Currently, there are three grades of petrol sold in New Zealand with different research octane numbers: 91, 95 and 98. The octane rating of petrol is a measure of that fuel's anti-knock rating, that is the measure of a fuel's ability to burn stably, without detonation, at a selected compression ratio. The higher the compression of the engine, the higher the octane rating needs to be to prevent knocking. Knocking, otherwise known as pinking, is characterised by a banging noise coming from within the engine at high throttle settings at low engine revolutions and can lead to damage to engine components.

Engines designed to operate on high-octane fuels also have their timing adjusted for those fuels. When an engine is operated on a fuel with the wrong octane rating, it can either lead to knocking and resulting engine damage, or to lowered combustion efficiency - or both.

How the octane number of petrol is increased

The petrol that you buy at a service station is actually a mixture of different petroleum components. Each component has its own properties, including octane number. By blending carefully, the oil companies can come up with a formula that has the properties they require for a given type of fuel, including octane.

Lead in petrol

Adding certain lead compounds to petrol was an effective and cost-efficient way to increase the petrol's octane number. Lead is known to be toxic to humans, and its use in petrol is being phased out on a world-wide basis. New Zealand banned lead from petrol in 1996.

Why there's sulphur in petrol and diesel

Sulphur is present to a greater or lesser extent in all crude oils. When crude oil is distilled into petrol and diesel fuel blending components, some sulphur finds its way into those components.

The amount of sulphur allowed in petrol and diesel is limited because of the undesirable effects it causes during combustion, such as its odour, its corrosiveness, and its tendency to produce acidic by-products. In addition, advanced technologies that are used to meet stringent emissions limits generally require very low levels of sulphur in order to operate effectively.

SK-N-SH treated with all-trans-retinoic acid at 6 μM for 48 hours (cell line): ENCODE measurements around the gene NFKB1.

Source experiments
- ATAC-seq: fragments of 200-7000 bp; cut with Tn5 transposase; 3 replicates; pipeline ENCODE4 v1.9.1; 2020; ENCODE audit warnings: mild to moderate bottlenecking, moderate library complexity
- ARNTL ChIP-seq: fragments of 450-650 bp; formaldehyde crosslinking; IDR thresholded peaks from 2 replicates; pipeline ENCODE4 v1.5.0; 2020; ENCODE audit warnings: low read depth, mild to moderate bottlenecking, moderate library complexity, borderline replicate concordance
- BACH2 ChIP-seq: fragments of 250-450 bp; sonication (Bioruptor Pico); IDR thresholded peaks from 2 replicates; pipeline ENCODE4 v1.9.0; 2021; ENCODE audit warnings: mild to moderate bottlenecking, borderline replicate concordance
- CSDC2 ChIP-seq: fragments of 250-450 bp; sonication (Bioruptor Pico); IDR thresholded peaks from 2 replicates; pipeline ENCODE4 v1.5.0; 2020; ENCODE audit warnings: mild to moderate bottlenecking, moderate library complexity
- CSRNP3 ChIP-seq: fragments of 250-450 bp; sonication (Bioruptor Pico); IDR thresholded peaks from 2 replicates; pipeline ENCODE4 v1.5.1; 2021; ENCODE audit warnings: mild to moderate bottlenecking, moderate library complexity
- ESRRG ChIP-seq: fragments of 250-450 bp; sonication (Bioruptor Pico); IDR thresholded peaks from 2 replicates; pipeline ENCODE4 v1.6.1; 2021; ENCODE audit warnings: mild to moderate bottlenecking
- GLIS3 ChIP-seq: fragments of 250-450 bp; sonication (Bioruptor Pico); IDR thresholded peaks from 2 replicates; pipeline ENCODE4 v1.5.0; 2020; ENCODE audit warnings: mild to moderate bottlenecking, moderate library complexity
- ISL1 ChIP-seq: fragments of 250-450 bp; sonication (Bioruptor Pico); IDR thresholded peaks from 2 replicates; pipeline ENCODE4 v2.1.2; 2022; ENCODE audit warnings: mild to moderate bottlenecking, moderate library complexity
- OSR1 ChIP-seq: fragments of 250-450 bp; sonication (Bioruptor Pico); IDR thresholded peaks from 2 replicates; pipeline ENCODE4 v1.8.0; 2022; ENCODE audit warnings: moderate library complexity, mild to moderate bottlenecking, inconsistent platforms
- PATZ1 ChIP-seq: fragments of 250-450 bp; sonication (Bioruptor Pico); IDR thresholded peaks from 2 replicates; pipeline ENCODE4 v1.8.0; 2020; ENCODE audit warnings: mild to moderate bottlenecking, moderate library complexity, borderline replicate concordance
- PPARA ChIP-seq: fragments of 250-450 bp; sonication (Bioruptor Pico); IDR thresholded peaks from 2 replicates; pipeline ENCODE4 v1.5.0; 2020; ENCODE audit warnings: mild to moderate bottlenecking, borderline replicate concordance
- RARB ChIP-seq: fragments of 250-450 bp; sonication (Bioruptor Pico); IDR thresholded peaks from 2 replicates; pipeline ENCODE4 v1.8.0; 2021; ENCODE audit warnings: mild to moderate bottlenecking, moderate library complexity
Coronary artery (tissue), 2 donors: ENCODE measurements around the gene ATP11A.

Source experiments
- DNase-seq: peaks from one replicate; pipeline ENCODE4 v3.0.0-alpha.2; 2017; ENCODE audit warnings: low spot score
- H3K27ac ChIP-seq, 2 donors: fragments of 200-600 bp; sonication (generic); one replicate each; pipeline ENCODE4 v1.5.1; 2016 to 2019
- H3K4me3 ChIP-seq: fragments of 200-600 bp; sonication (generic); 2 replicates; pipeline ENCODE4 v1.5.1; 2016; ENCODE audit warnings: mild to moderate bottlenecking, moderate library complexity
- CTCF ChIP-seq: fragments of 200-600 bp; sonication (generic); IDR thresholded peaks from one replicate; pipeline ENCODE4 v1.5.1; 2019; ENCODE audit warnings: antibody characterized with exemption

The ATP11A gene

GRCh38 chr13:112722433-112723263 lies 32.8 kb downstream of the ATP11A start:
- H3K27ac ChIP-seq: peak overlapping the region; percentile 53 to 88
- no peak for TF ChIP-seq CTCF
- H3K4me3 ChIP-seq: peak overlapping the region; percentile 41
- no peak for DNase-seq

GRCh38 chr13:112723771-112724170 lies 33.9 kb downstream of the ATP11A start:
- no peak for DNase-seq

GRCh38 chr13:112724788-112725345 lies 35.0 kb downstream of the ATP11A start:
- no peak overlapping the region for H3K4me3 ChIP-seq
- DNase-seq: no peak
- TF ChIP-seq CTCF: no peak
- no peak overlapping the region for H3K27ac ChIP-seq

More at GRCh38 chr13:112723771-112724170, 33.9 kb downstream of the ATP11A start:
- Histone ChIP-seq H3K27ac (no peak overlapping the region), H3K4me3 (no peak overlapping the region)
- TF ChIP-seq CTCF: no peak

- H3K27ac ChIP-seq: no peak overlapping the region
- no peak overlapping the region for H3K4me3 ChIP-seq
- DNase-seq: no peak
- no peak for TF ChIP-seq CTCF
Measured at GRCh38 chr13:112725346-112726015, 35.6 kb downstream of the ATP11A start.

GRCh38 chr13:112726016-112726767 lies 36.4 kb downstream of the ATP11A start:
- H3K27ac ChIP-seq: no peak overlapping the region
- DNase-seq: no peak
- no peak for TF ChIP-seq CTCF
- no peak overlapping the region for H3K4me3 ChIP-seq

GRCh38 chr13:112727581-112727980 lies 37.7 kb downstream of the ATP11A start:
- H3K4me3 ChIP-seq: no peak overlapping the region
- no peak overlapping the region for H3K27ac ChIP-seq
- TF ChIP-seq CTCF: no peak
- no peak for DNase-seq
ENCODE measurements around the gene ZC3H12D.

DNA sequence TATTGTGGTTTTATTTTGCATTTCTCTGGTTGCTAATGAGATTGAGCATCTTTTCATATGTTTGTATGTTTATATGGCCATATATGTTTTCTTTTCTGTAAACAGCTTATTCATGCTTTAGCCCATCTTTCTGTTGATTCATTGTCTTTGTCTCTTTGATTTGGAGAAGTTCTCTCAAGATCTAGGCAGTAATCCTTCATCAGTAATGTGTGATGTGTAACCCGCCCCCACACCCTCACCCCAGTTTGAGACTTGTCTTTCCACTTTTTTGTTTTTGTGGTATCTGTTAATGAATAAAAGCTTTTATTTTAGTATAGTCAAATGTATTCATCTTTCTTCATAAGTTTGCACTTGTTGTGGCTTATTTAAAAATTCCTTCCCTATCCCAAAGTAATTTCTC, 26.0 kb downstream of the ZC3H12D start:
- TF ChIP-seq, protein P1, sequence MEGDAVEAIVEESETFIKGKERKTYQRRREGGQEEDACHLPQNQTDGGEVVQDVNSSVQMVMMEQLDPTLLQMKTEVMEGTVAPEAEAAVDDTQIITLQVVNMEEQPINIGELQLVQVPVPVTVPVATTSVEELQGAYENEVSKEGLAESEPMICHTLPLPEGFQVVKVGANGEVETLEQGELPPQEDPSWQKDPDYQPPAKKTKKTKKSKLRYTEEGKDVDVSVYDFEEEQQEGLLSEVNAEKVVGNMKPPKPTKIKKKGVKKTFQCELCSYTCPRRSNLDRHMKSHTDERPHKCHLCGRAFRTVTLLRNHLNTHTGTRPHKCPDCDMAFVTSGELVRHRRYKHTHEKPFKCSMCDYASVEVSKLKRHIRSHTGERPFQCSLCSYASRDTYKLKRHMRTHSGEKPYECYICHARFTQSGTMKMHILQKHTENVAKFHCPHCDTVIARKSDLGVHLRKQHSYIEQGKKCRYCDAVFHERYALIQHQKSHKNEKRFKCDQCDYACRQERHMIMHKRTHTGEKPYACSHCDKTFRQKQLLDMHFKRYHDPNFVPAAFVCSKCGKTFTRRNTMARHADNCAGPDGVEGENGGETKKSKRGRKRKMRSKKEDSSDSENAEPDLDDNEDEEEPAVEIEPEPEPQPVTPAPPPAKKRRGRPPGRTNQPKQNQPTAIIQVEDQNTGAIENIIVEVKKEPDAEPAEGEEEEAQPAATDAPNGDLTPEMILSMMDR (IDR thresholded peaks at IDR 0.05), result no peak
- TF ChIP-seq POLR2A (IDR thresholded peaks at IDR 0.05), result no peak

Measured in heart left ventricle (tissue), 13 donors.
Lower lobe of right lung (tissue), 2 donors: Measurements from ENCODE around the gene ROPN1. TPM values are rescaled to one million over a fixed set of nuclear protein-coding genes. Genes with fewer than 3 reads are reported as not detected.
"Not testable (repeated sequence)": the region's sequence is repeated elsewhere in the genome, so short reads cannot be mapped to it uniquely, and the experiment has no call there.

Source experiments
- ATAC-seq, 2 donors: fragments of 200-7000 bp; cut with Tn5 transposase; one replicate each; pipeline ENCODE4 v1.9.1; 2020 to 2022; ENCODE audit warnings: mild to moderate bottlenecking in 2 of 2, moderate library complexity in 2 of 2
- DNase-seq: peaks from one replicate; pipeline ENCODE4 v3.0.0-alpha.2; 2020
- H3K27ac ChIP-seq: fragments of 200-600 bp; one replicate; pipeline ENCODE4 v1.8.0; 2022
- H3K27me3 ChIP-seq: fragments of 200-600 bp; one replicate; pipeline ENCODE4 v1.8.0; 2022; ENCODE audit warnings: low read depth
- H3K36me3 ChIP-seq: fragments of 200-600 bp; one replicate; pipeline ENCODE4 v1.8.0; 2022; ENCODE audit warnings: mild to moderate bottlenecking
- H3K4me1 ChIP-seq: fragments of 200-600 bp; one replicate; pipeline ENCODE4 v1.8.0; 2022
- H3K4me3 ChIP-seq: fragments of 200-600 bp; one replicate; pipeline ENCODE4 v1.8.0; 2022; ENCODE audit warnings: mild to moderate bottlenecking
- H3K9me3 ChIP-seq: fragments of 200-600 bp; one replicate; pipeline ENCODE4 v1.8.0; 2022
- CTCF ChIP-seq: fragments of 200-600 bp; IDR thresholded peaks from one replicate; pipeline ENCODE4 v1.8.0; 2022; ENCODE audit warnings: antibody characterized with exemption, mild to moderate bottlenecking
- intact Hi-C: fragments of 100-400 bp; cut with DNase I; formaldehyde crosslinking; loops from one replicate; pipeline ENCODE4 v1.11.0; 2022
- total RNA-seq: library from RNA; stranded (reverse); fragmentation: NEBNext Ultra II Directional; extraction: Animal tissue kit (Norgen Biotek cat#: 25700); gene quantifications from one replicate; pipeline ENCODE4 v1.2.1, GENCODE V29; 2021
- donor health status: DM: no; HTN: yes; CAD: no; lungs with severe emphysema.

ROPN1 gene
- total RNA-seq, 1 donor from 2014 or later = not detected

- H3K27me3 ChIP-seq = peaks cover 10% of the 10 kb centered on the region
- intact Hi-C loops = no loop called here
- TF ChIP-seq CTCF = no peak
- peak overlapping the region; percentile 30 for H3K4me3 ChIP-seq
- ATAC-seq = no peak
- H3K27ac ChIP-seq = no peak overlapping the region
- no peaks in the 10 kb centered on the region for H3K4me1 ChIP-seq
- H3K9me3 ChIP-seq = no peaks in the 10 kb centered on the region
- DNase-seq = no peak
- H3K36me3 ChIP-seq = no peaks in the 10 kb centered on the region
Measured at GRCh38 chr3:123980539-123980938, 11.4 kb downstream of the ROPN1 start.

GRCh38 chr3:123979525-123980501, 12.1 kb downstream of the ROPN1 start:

How you know that you're getting an accurate measure from a service station

All petrol pumps must be tested and verified as correct under the Weights and Measures Act 1987. Trading Standards accredits private sector verifiers, known as Accredited Persons, to carry out this testing. The owner of the petrol pump can also request an Accredited Person to test the pumps regularly and, if the pumps are found to be accurate, a certificate of accuracy will be issued. This takes the form of a small adhesive label placed on the pump where consumers can see it.

Trading Standards carries out surveillance to ensure the system works and that accuracy is maintained.

If you think you've been delivered a short quantity of fuel, you can let us know using our complaint form.

Making a complaint(external link)

Why the amount of a fuel-fill may differ from your vehicle's fuel tank capacity

Car manufacturers' stated capacities for fuel tanks are not precise measurements, whereas the petrol pump is a calibrated measuring instrument. Also, the design of car fill pipes allows fuel or vapour to sometimes shut off the petrol pump nozzle at an early stage in the fill.

The nozzle is designed to shut supply off and prevent spills when used in the latched or automatic mode. This can give a false impression about the level of fill in the tank. It is safer not to fill the petrol tank right to the top, as petrol will expand - due to the temperature in the car being higher than that in the underground storage tank.

If you think you've been delivered a short quantity of fuel, you can let us know using our complaint form.

Making a complaint(external link)